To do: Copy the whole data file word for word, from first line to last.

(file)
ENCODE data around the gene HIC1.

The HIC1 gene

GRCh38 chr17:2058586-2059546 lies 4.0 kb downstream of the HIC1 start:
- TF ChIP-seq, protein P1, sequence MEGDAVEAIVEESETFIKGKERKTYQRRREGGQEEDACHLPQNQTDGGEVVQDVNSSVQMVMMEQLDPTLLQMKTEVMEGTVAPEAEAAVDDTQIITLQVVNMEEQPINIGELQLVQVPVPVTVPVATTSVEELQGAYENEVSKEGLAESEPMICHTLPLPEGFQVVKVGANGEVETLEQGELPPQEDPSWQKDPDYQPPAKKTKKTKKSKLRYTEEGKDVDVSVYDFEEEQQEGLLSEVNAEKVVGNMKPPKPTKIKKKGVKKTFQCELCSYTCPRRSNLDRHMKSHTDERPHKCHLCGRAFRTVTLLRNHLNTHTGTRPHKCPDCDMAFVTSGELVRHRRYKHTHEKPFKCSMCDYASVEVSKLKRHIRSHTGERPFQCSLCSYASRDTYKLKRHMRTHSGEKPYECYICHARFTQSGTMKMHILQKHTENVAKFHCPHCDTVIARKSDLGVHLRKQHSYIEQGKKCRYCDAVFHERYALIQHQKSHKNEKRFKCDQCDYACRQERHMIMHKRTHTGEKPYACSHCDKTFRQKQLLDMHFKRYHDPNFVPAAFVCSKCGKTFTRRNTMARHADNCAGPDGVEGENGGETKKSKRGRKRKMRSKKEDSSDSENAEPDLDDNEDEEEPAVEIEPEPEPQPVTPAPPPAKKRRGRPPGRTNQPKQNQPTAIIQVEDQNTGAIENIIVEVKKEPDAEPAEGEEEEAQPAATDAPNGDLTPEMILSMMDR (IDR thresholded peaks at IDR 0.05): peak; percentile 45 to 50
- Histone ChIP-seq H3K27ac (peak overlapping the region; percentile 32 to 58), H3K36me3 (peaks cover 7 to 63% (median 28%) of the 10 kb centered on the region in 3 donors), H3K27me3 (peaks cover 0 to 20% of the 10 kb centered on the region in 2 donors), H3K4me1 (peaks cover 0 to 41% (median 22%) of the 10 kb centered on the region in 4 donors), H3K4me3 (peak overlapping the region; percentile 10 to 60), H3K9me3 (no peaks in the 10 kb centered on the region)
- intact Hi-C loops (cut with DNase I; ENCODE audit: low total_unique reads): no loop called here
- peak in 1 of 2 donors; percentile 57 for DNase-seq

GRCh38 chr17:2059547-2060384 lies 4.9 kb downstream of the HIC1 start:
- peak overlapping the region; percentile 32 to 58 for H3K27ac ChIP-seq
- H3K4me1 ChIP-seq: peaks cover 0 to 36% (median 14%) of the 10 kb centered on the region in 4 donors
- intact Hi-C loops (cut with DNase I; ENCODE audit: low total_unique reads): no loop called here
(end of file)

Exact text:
ENCODE data around the gene HIC1.

The HIC1 gene

GRCh38 chr17:2058586-2059546 lies 4.0 kb downstream of the HIC1 start:
- TF ChIP-seq, protein P1, sequence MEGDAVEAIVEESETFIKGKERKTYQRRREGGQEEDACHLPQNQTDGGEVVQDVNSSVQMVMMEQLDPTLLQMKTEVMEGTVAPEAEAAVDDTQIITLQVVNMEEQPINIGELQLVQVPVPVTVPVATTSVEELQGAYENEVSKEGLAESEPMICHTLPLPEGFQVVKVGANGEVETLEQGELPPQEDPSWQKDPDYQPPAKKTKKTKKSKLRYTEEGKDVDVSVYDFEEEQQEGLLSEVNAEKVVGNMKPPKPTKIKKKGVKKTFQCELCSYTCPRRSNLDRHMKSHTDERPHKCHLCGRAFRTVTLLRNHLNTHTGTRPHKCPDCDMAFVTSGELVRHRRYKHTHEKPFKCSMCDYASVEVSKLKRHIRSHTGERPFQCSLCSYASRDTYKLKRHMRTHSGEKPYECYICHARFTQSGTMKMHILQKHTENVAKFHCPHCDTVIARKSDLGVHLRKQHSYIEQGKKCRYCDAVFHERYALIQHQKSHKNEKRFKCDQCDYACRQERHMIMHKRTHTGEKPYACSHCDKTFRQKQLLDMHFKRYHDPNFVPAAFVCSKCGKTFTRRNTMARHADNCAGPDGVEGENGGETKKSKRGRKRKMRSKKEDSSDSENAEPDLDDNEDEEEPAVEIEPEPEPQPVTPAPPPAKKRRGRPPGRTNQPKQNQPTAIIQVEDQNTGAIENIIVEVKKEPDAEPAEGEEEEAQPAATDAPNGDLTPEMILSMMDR (IDR thresholded peaks at IDR 0.05): peak; percentile 45 to 50
- Histone ChIP-seq H3K27ac (peak overlapping the region; percentile 32 to 58), H3K36me3 (peaks cover 7 to 63% (median 28%) of the 10 kb centered on the region in 3 donors), H3K27me3 (peaks cover 0 to 20% of the 10 kb centered on the region in 2 donors), H3K4me1 (peaks cover 0 to 41% (median 22%) of the 10 kb centered on the region in 4 donors), H3K4me3 (peak overlapping the region; percentile 10 to 60), H3K9me3 (no peaks in the 10 kb centered on the region)
- intact Hi-C loops (cut with DNase I; ENCODE audit: low total_unique reads): no loop called here
- peak in 1 of 2 donors; percentile 57 for DNase-seq

GRCh38 chr17:2059547-2060384 lies 4.9 kb downstream of the HIC1 start:
- peak overlapping the region; percentile 32 to 58 for H3K27ac ChIP-seq
- H3K4me1 ChIP-seq: peaks cover 0 to 36% (median 14%) of the 10 kb centered on the region in 4 donors
- intact Hi-C loops (cut with DNase I; ENCODE audit: low total_unique reads): no loop called here